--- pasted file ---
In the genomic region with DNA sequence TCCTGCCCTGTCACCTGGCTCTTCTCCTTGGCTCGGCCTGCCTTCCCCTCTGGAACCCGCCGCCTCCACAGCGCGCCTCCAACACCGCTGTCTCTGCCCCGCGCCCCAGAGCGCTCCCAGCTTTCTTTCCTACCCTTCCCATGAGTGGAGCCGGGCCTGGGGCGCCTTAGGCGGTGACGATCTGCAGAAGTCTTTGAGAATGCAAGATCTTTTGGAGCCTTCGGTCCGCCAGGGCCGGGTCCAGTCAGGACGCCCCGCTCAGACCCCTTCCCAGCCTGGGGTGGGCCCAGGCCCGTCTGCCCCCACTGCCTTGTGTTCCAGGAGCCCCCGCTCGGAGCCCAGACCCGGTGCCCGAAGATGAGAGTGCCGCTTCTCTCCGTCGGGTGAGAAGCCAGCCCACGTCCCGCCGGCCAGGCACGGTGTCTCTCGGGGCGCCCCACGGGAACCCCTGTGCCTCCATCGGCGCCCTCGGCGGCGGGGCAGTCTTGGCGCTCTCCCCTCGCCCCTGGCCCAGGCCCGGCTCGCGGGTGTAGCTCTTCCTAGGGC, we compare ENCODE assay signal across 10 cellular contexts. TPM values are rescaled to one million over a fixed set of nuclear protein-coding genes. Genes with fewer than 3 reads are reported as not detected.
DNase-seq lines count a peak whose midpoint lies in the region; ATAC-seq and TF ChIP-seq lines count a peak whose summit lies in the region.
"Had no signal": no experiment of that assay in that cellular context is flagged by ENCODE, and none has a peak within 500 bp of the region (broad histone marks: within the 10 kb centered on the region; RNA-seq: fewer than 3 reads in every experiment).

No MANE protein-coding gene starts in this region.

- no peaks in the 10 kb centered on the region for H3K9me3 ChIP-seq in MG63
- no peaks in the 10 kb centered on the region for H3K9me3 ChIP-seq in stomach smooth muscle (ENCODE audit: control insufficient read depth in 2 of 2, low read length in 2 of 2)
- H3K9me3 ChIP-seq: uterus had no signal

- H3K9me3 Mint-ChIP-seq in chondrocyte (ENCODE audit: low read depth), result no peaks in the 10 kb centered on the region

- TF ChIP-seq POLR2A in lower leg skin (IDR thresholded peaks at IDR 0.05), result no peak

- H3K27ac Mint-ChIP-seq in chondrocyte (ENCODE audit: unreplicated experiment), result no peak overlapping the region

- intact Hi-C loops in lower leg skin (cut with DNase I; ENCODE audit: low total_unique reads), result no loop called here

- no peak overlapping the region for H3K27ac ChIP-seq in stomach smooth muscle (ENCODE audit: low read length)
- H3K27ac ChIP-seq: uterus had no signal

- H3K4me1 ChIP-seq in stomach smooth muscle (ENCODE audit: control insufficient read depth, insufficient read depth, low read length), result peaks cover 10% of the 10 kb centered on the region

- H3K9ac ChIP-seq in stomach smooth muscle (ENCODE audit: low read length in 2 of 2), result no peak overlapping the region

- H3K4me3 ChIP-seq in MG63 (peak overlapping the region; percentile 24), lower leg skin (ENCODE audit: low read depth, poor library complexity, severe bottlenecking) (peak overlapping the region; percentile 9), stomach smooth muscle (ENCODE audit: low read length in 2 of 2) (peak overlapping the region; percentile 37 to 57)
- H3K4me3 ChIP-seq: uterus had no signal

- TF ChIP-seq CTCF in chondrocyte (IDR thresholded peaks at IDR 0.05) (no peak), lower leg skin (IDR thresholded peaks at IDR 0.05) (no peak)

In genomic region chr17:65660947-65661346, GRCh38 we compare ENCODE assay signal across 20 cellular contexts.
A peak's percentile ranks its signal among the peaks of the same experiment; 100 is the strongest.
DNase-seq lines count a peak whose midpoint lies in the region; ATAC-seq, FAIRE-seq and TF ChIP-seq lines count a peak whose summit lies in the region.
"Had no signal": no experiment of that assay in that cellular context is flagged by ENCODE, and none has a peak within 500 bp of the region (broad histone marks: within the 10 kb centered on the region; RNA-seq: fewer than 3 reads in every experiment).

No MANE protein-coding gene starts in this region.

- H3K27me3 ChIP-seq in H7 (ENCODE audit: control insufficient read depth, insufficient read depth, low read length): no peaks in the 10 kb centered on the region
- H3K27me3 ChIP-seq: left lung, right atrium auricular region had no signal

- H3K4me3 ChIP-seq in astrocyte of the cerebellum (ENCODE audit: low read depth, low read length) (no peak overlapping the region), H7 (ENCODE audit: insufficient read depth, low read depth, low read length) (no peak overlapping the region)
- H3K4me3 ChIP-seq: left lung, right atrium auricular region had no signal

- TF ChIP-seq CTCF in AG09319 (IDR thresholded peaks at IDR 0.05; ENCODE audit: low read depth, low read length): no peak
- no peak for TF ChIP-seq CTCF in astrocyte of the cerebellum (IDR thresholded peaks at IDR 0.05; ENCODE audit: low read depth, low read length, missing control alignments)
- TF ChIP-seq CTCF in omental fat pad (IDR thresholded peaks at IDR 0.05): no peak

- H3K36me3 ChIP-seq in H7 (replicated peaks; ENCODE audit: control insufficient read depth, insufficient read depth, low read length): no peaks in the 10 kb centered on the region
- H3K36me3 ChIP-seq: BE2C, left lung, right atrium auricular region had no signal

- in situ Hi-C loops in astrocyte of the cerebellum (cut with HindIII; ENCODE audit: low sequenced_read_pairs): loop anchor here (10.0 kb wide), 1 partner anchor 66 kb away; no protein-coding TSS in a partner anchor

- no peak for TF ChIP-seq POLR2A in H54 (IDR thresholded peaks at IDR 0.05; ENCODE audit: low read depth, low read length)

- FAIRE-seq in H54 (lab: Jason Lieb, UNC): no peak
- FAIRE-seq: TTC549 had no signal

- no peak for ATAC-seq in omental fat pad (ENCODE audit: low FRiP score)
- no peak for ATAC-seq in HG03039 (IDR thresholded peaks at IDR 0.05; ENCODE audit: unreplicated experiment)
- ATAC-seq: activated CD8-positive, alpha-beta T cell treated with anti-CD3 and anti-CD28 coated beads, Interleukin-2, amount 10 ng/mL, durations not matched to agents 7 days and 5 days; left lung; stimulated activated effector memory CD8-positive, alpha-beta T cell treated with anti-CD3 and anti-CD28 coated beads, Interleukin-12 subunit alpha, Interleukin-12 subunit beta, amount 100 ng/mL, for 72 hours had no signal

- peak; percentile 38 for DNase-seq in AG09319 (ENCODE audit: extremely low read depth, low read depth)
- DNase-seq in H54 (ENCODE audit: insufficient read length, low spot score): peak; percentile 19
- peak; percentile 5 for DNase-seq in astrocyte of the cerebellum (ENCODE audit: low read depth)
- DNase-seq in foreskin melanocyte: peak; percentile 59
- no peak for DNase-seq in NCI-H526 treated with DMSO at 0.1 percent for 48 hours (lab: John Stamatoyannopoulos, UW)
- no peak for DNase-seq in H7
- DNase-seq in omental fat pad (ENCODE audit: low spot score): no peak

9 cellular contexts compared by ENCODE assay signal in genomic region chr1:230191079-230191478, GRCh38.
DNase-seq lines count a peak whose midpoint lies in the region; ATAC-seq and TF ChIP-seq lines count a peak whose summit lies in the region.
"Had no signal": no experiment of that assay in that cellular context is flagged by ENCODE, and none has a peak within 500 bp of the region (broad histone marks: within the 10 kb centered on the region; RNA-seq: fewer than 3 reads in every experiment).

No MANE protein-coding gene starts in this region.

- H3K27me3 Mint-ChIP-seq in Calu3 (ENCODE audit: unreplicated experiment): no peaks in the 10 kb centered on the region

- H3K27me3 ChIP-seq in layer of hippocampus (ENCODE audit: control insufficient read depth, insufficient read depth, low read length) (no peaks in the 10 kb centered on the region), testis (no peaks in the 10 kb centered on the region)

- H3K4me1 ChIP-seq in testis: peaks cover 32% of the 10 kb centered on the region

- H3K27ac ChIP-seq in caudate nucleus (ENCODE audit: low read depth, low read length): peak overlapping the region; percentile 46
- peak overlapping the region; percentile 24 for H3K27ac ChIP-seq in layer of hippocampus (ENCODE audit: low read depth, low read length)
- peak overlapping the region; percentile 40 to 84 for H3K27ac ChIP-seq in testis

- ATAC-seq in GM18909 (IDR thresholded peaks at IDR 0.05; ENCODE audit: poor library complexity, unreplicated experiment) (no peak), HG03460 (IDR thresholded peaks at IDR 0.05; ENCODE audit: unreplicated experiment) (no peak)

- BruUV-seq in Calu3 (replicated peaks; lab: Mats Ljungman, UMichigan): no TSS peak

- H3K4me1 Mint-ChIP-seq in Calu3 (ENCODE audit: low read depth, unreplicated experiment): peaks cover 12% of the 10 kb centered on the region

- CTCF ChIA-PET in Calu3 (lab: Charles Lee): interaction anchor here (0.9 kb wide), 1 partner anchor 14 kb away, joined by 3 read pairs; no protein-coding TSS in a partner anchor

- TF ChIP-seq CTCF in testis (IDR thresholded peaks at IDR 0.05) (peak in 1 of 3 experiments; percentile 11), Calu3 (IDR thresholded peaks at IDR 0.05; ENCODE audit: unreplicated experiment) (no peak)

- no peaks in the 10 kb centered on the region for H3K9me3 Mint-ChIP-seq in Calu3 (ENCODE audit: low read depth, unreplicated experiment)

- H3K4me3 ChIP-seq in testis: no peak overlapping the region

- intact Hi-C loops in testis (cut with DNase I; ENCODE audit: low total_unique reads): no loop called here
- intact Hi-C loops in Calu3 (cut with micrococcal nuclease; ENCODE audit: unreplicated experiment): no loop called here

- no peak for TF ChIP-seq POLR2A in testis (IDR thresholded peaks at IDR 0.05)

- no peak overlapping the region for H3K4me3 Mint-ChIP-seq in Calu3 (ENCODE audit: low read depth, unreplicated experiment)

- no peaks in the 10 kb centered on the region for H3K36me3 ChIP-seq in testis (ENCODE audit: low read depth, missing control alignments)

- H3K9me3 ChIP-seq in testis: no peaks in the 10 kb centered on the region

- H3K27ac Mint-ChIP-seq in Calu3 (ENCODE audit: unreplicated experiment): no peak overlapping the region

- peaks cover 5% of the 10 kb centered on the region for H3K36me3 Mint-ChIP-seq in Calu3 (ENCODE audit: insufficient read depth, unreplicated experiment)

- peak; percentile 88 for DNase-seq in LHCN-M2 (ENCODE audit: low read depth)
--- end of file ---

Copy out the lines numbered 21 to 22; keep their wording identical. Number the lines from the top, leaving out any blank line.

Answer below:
DNase-seq lines count a peak whose midpoint lies in the region; ATAC-seq, FAIRE-seq and TF ChIP-seq lines count a peak whose summit lies in the region.
"Had no signal": no experiment of that assay in that cellular context is flagged by ENCODE, and none has a peak within 500 bp of the region (broad histone marks: within the 10 kb centered on the region; RNA-seq: fewer than 3 reads in every experiment).